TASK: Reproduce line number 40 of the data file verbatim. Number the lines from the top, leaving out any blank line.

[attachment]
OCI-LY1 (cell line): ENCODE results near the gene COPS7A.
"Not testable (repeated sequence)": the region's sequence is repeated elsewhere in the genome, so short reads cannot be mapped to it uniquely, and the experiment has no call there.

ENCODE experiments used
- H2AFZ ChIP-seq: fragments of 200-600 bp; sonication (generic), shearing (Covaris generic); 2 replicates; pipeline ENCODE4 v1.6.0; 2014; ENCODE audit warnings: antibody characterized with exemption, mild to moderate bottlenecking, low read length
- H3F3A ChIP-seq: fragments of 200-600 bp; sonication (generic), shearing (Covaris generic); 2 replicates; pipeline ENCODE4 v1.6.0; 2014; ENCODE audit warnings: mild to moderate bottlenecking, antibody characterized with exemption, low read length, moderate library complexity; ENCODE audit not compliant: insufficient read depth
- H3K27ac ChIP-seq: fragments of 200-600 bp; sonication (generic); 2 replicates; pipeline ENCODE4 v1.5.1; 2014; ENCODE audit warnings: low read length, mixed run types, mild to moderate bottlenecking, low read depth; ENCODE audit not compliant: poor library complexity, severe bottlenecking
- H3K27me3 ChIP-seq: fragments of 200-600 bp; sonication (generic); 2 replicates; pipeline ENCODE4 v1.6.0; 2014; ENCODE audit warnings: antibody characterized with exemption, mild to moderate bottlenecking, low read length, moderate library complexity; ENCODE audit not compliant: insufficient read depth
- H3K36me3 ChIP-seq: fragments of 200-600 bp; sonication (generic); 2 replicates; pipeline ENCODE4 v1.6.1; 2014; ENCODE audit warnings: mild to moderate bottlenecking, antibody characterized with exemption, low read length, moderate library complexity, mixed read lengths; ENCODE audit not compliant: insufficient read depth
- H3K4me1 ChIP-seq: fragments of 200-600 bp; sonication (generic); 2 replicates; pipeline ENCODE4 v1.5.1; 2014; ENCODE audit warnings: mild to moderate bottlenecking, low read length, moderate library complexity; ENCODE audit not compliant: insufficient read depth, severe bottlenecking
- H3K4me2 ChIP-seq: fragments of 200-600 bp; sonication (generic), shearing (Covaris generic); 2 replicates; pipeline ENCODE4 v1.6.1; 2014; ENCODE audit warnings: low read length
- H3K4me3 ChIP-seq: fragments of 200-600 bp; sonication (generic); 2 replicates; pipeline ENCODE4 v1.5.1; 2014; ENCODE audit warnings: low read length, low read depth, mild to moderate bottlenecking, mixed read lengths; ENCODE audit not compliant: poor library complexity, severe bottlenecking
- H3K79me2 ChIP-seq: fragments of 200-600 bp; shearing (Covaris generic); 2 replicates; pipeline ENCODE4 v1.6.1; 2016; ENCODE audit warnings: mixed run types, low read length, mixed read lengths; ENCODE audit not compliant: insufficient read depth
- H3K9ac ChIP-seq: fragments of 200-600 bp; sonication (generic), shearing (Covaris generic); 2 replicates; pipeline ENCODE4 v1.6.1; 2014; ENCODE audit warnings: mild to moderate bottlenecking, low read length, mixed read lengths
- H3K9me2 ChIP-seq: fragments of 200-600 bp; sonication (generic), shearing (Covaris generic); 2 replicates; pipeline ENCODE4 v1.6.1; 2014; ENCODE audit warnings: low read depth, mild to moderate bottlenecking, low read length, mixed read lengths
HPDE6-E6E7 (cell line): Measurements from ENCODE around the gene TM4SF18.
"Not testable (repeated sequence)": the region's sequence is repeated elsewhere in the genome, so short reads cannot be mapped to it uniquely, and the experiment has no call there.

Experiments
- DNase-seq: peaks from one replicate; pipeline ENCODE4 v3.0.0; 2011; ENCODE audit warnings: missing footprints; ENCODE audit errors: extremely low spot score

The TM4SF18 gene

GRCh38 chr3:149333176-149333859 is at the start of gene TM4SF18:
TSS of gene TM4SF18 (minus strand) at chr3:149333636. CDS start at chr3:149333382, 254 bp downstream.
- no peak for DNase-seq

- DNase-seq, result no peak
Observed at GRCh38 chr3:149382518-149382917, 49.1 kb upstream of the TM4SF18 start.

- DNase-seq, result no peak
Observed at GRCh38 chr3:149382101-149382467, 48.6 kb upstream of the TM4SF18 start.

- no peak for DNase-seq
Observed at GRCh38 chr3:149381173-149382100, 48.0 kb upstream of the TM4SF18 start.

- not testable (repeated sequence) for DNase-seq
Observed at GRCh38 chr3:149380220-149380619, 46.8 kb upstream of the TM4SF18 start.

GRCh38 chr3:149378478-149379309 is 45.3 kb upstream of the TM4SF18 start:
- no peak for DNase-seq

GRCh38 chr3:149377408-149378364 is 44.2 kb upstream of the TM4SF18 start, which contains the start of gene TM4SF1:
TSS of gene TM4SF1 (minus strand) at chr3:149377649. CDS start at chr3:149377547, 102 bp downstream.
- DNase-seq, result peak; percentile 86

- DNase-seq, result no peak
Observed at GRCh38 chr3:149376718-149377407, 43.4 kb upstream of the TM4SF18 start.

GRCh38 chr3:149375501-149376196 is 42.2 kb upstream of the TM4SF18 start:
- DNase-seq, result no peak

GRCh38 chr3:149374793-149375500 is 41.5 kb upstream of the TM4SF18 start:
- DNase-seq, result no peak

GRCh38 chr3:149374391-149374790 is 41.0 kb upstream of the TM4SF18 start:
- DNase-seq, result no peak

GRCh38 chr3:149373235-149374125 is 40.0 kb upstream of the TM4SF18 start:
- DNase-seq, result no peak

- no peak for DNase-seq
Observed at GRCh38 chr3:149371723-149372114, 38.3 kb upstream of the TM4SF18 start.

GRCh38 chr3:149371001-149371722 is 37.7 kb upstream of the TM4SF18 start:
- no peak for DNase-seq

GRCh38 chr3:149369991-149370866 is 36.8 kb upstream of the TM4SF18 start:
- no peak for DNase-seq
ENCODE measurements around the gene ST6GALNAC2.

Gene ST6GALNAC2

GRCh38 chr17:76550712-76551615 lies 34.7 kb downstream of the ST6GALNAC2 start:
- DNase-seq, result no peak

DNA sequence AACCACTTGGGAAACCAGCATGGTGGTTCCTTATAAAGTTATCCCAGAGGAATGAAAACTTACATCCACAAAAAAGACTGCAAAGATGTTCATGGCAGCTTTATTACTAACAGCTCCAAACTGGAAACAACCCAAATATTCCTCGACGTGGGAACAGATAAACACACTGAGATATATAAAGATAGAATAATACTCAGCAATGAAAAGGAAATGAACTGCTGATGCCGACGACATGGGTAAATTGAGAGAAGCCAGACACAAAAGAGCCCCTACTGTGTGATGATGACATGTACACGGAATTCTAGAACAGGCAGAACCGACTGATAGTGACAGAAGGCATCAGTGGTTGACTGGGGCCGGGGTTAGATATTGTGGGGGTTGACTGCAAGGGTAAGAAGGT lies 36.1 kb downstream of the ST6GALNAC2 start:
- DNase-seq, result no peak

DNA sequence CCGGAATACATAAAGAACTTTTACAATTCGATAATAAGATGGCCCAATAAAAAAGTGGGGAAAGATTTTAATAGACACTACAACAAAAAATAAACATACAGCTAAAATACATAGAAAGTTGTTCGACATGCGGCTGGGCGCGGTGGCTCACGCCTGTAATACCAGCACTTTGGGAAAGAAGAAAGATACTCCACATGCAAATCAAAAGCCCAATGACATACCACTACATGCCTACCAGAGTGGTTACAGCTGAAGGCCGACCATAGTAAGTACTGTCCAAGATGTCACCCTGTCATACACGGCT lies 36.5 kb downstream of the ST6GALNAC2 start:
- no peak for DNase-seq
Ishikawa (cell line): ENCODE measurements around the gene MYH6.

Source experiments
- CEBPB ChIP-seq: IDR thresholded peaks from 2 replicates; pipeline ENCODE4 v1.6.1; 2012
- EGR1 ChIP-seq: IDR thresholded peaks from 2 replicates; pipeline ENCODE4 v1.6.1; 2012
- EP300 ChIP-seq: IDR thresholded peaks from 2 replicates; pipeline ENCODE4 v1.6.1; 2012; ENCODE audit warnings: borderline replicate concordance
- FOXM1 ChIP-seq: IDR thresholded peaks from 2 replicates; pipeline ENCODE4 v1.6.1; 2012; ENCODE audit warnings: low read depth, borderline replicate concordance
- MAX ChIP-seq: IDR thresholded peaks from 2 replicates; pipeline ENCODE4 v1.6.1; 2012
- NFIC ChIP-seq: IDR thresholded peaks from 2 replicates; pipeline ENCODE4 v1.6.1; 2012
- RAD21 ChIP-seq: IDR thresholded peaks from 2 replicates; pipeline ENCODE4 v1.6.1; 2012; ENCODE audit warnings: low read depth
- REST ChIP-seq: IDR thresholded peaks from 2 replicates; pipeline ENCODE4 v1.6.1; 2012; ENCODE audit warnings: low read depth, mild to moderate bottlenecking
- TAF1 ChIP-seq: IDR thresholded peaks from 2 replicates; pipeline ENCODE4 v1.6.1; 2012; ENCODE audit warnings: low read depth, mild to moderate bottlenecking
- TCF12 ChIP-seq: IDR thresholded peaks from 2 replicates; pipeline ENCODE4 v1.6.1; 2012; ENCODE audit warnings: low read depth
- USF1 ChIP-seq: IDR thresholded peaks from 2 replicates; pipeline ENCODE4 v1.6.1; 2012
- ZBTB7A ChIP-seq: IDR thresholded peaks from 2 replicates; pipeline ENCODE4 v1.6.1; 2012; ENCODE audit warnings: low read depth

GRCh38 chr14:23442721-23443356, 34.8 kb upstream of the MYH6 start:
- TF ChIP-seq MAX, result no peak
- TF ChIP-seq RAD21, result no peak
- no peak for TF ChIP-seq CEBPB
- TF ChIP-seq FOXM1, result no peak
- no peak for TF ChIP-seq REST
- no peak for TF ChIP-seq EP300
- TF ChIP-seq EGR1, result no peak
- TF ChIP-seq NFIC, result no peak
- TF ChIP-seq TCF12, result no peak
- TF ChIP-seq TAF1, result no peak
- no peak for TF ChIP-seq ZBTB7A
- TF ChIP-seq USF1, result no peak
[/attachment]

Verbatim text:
GRCh38 chr3:149374793-149375500 is 41.5 kb upstream of the TM4SF18 start: